Against the bottom line of American national interests, how does the sum of what we saw in Singapore compare to the alternatives?
In the hyperpolarized state of American politics and policy debate, both critics and supporters of the Trump administration have become so predictable that they are now background noise. If required to summarize my assessment of the Trump-Kim summit in one line, it would be: oversold and undervalued. Despite their best efforts, his critics haven’t come close to matching Trump’s preposterous claim that “There is no longer a Nuclear Threat from North Korea.”
The critical test in assessing moves on the international chessboard is the question: “compared to what?” Against the bottom line of American national interests, how does the sum of what we just witnessed in Singapore compare to all the feasible alternatives?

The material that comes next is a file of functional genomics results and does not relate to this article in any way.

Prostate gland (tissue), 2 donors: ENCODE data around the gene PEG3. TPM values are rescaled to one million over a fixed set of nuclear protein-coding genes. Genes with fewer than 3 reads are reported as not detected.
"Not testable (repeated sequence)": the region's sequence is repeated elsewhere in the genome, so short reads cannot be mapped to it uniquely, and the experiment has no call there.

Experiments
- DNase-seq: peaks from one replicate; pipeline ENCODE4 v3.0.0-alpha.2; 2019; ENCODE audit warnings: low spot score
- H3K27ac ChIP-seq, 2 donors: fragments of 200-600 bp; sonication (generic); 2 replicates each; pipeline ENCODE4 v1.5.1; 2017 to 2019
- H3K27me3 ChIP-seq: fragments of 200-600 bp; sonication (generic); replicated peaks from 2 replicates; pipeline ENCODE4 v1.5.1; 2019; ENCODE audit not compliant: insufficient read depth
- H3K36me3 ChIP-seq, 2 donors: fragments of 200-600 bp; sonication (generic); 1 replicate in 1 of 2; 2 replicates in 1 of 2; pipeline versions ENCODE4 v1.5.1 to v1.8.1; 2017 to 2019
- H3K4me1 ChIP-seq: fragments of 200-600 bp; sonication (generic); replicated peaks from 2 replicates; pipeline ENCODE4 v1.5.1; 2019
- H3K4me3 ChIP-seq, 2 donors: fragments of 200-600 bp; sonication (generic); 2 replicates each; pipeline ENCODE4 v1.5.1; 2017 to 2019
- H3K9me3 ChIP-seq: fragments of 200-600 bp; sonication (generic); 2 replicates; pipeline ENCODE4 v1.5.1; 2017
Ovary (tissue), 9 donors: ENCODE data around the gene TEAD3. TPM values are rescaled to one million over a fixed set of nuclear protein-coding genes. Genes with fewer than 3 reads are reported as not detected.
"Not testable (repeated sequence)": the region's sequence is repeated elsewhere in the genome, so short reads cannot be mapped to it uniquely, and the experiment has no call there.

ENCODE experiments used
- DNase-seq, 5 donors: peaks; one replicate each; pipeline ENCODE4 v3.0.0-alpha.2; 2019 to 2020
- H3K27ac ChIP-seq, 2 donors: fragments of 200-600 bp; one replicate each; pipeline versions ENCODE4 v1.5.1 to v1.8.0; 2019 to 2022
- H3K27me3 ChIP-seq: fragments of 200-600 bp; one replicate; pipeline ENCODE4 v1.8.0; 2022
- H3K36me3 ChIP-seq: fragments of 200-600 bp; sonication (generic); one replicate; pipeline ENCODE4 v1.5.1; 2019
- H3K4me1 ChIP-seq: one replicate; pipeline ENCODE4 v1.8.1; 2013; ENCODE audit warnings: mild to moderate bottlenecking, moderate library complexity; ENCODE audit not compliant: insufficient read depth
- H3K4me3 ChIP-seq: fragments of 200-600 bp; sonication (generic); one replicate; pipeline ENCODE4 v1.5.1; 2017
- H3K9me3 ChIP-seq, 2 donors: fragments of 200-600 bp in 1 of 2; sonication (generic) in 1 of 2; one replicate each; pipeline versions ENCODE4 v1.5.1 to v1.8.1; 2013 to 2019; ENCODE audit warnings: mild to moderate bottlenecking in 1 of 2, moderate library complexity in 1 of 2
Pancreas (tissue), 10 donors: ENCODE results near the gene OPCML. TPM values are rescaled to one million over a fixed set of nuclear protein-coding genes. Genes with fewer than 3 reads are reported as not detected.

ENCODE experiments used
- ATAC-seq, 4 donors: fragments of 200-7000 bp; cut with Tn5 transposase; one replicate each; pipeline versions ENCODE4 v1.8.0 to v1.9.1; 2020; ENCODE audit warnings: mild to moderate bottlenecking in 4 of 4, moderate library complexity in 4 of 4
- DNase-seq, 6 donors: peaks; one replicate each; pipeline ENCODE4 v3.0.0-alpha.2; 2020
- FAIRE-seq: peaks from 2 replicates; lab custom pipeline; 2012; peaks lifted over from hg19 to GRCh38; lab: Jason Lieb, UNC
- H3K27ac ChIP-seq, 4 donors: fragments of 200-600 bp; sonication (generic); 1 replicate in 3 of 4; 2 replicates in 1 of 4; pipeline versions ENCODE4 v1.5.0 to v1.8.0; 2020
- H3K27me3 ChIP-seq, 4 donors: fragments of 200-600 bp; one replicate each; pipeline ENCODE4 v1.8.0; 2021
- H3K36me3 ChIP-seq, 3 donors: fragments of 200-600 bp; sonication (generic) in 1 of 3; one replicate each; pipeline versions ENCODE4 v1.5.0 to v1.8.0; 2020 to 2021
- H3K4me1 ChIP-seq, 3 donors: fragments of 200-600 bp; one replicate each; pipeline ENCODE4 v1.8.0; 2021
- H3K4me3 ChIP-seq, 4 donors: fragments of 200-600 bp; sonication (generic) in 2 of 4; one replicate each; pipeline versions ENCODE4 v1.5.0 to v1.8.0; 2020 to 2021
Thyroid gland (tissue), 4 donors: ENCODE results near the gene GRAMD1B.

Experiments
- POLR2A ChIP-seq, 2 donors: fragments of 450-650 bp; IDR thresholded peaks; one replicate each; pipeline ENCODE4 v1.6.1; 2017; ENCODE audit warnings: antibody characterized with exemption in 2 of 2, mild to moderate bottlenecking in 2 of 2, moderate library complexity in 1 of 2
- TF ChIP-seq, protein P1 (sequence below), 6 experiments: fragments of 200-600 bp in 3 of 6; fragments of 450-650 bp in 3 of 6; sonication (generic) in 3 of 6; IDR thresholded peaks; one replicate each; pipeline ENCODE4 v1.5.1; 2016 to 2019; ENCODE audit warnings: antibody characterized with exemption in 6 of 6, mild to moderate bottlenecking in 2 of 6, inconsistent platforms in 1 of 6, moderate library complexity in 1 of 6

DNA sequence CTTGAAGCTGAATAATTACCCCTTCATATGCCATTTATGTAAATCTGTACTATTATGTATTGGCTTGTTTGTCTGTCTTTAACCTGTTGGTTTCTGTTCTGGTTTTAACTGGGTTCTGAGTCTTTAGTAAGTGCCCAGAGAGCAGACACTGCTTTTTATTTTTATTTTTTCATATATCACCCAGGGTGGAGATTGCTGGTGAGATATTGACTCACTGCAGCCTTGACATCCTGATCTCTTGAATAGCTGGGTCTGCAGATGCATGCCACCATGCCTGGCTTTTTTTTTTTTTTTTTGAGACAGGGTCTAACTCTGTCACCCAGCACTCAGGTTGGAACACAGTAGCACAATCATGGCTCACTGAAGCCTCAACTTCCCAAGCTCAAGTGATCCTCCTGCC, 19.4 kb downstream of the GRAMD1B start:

Think back 510 days to the world before Trump. During their first meeting after the election, President Obama reportedly warned President-elect Trump that North Korea would be “the most urgent, alarming, and bedeviling threat you will confront.” At that point, there were three, and only three, possible futures. On the first road, both the U.S. and North Korea would continue doing what they had done for the previous eight years, and the eight years before that—North Korea advancing its nuclear and missile programs relentlessly, with occasional pauses, and the U.S. seeking, unsuccessfully, to persuade it to stop by tightening sanctions or promising economic relief. On the second road, the U.S. would attack North Korea before it acquired the capability to conduct nuclear attacks on the American homeland. The third road would require a “minor miracle” in which the two parties would somehow find an alternative to the first and second paths.